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.Kicking It Up A Notch

Oakland Roots and Soul hit goals this year

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At 1pm on July 21, Oakland Roots fans will be one of two places: Pioneer Stadium in Hayward, cheering on their favorites as they play their biggest regional rivals, the Sacramento Republic, or glued to their screens as the team makes its national television debut on CBS.

“For us to be chosen is an incredible opportunity,” said Mike Geddes, cofounder and chief purpose officer for both Roots and women’s team Soul.

“It will sell out,” said Edreece Arghandiwal, co-founder and chief marketing officer. “The national broadcast is possibly one of the biggest visibility opportunities [for the growing regional pro soccer niche].”

Yet the CBS broadcast is only part of a stellar year for Roots, Soul and the organization behind both. Posting record attendance, Roots won five and tied one of its last six matches as of this writing, leaving it in a good position to make the playoffs.

Jordan Ferrell is the organization’s technical director, responsible for overseeing operations, including player recruitment, coach development, performance analysis, sport science and strategic planning. With the clubs since their 2019 inception, he noted that Roots’ recent successes result from a growing feel of cohesion. “This group has been through a lot together. We had a rough patch to start this year, but the guys now understand and trust each other,” he said.

Soul has not lost a match this season so far; at the time of this reporting, the team had won five and tied three matches, also giving it good standing for a playoff berth.

Every Soul home match sold out. “We’d love to host a playoff game,” Arghandiwal said.

The crowd-funding effort toward a new stadium, launched last year, drew 5,400 contributors and far surpassed its original goal, raising $3.1 million, Geddes said. “Most of it came in donations of $100 or $200,” he said. “Some donors said they weren’t even soccer fans. They just said, ‘We need sports to stay in Oakland.’”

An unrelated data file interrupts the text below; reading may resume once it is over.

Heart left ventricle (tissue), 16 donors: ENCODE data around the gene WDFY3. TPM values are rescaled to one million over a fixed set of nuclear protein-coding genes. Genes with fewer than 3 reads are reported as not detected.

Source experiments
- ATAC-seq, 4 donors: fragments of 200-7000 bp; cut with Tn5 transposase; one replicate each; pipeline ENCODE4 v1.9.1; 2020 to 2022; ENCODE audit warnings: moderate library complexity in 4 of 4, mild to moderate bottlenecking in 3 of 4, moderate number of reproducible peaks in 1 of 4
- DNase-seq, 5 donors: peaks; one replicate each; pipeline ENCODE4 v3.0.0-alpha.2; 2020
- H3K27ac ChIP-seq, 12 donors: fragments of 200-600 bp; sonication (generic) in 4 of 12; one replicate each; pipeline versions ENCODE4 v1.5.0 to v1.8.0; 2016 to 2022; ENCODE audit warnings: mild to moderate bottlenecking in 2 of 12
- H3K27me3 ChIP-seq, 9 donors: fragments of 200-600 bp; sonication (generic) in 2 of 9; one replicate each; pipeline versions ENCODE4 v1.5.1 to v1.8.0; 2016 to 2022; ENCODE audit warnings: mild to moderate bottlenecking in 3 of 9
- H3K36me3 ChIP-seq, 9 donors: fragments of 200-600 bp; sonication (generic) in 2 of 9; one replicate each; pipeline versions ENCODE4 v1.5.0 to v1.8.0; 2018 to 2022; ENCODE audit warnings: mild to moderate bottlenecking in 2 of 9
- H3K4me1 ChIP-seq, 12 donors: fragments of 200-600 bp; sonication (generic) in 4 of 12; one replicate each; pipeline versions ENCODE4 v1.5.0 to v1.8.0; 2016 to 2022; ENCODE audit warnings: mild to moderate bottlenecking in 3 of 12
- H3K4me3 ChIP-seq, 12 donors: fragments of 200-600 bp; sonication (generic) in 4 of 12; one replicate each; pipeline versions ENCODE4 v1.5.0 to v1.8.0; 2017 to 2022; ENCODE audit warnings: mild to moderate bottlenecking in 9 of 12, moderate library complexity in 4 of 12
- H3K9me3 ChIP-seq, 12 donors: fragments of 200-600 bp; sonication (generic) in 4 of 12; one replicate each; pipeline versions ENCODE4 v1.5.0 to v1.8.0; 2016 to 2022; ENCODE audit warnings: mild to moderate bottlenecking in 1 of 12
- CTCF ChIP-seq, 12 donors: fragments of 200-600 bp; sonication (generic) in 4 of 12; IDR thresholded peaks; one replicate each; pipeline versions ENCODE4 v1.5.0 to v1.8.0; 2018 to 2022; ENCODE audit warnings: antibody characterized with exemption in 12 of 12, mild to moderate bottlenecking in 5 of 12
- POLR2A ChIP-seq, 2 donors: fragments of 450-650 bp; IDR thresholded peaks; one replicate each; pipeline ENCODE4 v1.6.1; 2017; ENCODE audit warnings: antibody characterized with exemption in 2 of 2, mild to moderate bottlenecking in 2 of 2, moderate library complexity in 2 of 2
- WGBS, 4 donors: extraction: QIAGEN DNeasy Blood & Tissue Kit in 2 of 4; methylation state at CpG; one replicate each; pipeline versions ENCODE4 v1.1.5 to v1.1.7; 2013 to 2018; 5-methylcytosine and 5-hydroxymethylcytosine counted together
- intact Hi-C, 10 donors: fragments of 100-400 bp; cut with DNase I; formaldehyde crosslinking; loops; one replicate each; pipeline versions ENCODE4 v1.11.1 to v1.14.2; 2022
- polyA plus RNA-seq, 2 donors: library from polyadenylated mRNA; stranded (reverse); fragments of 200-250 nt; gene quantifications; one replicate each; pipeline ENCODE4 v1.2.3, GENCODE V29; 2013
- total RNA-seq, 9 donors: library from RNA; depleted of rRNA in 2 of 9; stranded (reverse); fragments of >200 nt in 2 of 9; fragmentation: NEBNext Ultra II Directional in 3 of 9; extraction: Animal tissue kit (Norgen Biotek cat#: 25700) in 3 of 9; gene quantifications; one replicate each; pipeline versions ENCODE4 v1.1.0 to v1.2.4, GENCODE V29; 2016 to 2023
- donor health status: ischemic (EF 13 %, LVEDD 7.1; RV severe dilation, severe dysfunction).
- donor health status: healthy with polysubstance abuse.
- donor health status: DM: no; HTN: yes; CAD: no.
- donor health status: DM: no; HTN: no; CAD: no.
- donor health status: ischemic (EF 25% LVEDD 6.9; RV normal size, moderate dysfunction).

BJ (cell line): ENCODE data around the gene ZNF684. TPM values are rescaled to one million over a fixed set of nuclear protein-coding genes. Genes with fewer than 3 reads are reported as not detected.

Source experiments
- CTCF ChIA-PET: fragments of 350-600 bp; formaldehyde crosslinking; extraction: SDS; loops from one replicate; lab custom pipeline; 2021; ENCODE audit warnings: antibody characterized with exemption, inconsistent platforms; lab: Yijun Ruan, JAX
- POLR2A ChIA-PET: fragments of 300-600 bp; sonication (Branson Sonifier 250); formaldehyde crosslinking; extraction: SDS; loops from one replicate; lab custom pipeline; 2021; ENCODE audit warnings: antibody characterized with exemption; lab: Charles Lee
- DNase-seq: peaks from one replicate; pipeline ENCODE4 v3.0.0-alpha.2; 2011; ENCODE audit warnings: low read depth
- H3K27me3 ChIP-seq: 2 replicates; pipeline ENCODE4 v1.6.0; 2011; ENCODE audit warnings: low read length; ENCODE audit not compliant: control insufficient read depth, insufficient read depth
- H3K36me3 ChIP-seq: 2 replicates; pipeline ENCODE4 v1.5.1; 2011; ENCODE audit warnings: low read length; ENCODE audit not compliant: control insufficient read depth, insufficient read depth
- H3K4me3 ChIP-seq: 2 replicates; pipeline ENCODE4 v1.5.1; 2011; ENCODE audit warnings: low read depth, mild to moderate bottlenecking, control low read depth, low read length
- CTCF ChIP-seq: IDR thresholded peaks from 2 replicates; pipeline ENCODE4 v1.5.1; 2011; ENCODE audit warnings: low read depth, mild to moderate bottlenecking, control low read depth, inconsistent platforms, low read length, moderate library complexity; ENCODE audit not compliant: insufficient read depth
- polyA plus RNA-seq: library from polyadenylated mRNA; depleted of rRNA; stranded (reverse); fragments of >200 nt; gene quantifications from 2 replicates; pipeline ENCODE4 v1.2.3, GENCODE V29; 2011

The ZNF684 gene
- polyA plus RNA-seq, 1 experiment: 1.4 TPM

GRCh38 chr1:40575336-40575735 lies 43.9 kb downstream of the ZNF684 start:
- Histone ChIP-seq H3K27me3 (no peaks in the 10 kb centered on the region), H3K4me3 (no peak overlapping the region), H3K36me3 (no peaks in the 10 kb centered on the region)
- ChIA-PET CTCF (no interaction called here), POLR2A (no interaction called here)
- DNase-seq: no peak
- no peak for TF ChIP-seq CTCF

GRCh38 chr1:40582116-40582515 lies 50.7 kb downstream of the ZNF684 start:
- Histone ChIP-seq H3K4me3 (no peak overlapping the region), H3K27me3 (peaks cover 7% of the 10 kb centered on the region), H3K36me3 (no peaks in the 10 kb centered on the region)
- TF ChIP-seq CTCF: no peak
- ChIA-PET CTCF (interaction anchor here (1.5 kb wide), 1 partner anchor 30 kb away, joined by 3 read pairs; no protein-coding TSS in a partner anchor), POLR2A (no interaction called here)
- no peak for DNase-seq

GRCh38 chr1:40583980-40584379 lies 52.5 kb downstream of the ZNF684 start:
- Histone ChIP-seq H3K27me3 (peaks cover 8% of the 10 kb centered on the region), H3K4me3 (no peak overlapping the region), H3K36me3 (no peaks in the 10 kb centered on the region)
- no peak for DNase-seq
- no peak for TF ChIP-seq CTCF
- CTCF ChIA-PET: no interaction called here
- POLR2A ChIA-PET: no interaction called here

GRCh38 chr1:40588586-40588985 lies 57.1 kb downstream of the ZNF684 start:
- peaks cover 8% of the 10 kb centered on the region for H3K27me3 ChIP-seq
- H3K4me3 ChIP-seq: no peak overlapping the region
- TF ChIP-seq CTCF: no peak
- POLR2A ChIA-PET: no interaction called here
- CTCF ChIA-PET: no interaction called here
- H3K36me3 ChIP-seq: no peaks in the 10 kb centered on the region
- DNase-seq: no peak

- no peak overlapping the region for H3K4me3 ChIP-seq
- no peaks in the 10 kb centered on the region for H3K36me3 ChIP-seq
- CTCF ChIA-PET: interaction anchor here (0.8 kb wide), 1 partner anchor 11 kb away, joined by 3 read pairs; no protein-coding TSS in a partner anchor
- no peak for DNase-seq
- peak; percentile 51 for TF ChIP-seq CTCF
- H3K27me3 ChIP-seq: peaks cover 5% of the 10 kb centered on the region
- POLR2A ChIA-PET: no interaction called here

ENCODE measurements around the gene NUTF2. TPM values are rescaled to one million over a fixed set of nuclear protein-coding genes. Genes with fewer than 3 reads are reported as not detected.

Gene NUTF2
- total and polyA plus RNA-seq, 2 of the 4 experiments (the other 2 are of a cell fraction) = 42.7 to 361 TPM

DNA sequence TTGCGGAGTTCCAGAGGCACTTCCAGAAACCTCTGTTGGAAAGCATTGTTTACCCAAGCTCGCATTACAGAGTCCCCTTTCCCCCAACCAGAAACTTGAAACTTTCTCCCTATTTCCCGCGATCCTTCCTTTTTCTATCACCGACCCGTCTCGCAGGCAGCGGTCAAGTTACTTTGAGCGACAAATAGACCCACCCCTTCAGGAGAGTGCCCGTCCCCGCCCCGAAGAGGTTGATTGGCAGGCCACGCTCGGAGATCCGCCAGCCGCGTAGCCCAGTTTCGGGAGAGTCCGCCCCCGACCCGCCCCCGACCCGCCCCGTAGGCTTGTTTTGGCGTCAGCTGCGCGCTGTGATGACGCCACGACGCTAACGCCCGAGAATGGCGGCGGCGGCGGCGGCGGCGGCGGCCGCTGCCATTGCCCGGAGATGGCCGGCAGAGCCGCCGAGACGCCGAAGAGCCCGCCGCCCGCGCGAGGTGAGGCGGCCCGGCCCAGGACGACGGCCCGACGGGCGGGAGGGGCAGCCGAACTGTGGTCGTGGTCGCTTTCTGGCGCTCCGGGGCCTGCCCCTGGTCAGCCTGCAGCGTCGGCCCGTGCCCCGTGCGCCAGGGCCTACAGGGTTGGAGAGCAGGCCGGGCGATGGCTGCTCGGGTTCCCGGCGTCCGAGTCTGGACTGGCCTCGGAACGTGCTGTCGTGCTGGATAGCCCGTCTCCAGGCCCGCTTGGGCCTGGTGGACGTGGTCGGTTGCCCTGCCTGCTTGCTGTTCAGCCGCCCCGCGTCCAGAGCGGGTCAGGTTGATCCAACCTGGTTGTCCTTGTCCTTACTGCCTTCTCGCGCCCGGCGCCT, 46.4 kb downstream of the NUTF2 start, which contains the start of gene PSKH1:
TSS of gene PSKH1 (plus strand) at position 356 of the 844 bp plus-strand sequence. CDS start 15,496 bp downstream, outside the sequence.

The effort’s success enabled the organization to recruit people such as basketball legend Jason Kidd, now a part-owner, and Green Day’s Billie Joe Armstrong, a Rodeo native and also now a part-owner.

Progress in negotiations for both clubs to play in the Coliseum next year continues, both Geddes and Arghandiwal confirmed. “Our attendance is limited by our facilities,” Geddes said, while praising both California State University, East Bay and Merritt College as excellent hosts. “We are working hard to get into a bigger facility,” Geddes added. “The double-header [of both clubs, played June 8] posted our record attendance of all time.”

Earlier this month, the Oakland City Council approved a deal to sell the city’s 50% share of the Coliseum to the African American Sports and Entertainment Group for $105 million. “We hope to be in the Coliseum in 2025,” said Arghandiwal, noting that matches could then accommodate crowds of 12,000 attendees.

That transition, if it happens, will support another 2025 goal: Elevating Soul to a professional team, “the first pro women’s team in Oakland,” he said. Both Arghandiwal and Geddes pointed to the dramatic rise in interest in women’s sports as being the best possible sign for a pro Soul squad.

“We want to be competitive right away,” Ferrell said, explaining that a 2025 Soul roster will combine recruited pro talent with “the ton” of local talent. “We feel an obligation to bring a product for our fans that is really unique to Oakland.”